Prior to 10G, the BER standard (for optical communications) was set at 1E-10 (155M-2.5G).  At 10G, the BER standard was revised to 1E-12.  For unamplified links, the difference between 1E-12 and 1E-15 is only a difference of 1dB in power delivered to the PD.  However, the larger issue is one of margin and testability (as the duration required to reliably verify 1E-15 for 10G is impractical as a factory test on every unit) especially since we’d want to spec worst case product distribution at worst case path loss (cable+connector loss) and at EOL with margin.  Thus in reality, all products ship at BOL from the factory with a BER of 1E-15 and in fact nearly all will continue to deliver 1E-15 for their entire life under their actual operating conditions and with their actual cable losses.
Thus, if by “design target”, you mean a worst case-worst case with margin to be assured at EOL on every factory unit, then this is overkill.  I might be willing to entertain a 1E-13 BER as this would imply that same number of errors per second (on an absolute basis; irrespective of the number of bits being passed; this takes the same time in the factory as verifying 1E-12 at 10G although this is in fact a real cost burden which adversely product economics); however, this would not substantially change the reality of the link budget.  It would make for a sensible policy for the continued future of bit error rate specs (should their be future “Still-Higher-Speed” SG’s).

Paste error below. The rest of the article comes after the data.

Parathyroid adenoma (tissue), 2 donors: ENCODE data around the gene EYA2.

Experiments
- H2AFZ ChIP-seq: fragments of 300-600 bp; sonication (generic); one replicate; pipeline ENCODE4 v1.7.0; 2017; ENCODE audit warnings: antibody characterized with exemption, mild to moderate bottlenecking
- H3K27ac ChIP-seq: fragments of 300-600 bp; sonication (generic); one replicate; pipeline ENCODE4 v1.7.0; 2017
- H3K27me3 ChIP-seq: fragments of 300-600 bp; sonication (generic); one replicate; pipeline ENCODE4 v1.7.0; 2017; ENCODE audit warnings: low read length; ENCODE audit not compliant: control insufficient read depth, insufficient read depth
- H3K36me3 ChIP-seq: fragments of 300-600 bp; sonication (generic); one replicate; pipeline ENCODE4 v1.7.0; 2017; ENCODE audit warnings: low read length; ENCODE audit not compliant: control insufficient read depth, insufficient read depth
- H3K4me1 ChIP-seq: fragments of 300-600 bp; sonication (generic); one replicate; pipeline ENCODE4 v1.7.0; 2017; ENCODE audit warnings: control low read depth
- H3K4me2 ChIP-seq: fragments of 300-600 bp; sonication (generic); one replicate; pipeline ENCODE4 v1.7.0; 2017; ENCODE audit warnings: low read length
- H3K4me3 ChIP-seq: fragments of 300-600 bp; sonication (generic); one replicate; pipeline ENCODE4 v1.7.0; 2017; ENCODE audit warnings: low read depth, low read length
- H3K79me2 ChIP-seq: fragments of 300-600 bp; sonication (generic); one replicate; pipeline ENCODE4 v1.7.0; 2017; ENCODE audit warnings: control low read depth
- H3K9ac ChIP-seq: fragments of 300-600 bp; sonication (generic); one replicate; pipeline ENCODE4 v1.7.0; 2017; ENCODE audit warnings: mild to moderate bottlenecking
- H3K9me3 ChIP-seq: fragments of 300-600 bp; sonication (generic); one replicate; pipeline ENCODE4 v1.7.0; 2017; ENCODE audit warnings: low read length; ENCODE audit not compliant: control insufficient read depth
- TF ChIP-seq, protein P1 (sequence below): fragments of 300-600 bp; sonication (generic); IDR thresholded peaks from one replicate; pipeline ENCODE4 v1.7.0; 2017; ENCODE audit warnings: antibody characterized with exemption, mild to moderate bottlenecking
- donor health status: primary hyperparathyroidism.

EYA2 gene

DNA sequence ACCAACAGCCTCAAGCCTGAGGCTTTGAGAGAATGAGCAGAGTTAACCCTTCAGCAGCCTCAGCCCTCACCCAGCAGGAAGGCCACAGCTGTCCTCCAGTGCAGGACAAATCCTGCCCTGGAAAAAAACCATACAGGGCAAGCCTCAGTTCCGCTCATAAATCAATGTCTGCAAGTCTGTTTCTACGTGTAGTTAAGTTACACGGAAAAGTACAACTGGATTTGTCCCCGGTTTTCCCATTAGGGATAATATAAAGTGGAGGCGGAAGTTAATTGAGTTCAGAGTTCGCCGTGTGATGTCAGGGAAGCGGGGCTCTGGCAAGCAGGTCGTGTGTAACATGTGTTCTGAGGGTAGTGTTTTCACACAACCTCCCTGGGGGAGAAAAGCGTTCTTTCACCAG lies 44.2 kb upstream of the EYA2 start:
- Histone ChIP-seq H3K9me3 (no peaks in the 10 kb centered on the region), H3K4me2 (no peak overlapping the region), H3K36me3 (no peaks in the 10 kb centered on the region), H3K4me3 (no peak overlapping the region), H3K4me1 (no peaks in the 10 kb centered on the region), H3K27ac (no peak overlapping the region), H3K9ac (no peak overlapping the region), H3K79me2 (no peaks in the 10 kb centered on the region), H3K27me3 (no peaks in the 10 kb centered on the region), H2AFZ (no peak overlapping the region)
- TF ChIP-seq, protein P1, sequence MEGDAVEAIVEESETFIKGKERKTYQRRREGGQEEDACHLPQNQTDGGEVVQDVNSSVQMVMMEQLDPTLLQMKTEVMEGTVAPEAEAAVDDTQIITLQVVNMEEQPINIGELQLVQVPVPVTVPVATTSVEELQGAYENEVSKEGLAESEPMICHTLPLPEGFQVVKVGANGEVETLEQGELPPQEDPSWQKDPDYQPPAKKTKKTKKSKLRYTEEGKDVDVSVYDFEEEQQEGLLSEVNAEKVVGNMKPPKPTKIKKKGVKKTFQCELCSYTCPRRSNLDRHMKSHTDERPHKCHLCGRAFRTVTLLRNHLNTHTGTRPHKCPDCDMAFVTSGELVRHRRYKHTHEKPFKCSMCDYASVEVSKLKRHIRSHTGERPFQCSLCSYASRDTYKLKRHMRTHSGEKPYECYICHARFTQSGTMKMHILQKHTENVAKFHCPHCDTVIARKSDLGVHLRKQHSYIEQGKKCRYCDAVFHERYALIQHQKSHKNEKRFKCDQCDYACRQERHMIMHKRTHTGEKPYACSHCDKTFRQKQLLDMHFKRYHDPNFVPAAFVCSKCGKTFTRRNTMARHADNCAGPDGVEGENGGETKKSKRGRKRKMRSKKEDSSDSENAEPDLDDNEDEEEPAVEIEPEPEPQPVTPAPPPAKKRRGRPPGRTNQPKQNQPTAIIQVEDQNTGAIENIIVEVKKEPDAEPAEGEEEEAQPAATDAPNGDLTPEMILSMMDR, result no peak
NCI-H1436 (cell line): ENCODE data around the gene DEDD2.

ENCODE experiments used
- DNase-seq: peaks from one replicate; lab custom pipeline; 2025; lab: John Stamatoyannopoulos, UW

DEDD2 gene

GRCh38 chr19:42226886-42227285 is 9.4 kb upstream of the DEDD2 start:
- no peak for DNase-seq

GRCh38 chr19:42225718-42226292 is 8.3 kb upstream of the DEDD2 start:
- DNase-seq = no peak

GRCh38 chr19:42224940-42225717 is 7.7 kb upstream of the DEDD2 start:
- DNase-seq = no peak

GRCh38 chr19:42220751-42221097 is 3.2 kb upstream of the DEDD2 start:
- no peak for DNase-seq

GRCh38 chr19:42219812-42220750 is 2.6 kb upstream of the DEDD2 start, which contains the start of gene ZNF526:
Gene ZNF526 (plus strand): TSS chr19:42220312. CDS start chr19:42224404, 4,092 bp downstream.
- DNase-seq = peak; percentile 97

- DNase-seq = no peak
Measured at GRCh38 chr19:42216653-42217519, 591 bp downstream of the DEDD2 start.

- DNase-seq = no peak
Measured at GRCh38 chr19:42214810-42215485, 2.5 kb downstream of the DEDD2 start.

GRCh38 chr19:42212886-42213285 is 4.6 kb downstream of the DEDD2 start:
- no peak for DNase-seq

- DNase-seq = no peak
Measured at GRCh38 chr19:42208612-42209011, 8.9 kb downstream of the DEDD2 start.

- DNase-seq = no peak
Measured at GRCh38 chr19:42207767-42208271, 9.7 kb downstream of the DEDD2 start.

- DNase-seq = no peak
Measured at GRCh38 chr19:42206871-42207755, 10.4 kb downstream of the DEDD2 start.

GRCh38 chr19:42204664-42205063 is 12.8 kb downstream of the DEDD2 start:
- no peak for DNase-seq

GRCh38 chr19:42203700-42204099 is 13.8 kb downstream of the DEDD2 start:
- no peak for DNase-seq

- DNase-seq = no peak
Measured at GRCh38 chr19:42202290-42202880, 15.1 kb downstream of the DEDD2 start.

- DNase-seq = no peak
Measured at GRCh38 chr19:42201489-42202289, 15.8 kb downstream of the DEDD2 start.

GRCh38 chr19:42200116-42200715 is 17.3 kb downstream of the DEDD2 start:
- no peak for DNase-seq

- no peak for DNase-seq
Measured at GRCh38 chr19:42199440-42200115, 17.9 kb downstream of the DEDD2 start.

From: Martin, David (CAR:Q840)
Friday, August 25, 2006 12:22 PM
BER Objective

During the discussion on Reach Objectives there didn’t appear to be any mention of corresponding BER.
Recall the comments from the floor during the July meeting CFI, regarding how 10GigE has been used more as infrastructure rather than as typical end user NICs. And that the application expectation for 100GigE would be similar.
Based on that view, I’d suggest a BER design target of (at least) 1E-15. That has been the defacto expectation from most carriers since the introduction of OC-192 systems.
The need for strong FEC (e.g., G.709 RS), lighter FEC (e.g., BCH-3), or none at all would then depend on various factors, like the optical technology chosen for each of the target link lengths.


David W. Martin
Nortel Networks

+1 613 765 2901 (esn 395)


Michael J. Bennett
Sr. Network Engineer
LBLnet Services Group
Lawrence Berkeley Laboratory
Tel. 510.486.7913

Marcus Duelk
Bell Labs / Lucent Technologies
Data Optical Networks Research
Crawford Hill HOH R-237
791 Holmdel-Keyport Road
Holmdel, NJ 07733, USA
fon +1 (732) 888-7086
fax +1 (732) 888-7074